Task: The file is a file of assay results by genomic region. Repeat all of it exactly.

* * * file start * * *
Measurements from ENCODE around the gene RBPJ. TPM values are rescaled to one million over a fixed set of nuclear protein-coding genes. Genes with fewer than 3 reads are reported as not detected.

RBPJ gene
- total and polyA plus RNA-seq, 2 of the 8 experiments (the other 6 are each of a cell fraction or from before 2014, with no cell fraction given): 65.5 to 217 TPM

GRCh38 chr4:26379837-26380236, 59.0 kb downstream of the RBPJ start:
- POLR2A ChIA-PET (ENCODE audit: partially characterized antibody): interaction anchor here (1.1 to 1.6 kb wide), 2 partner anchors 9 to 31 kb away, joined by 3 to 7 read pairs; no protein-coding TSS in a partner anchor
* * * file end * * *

Measurements from ENCODE around the gene RBPJ. TPM values are rescaled to one million over a fixed set of nuclear protein-coding genes. Genes with fewer than 3 reads are reported as not detected.

RBPJ gene
- total and polyA plus RNA-seq, 2 of the 8 experiments (the other 6 are each of a cell fraction or from before 2014, with no cell fraction given): 65.5 to 217 TPM

GRCh38 chr4:26379837-26380236, 59.0 kb downstream of the RBPJ start:
- POLR2A ChIA-PET (ENCODE audit: partially characterized antibody): interaction anchor here (1.1 to 1.6 kb wide), 2 partner anchors 9 to 31 kb away, joined by 3 to 7 read pairs; no protein-coding TSS in a partner anchor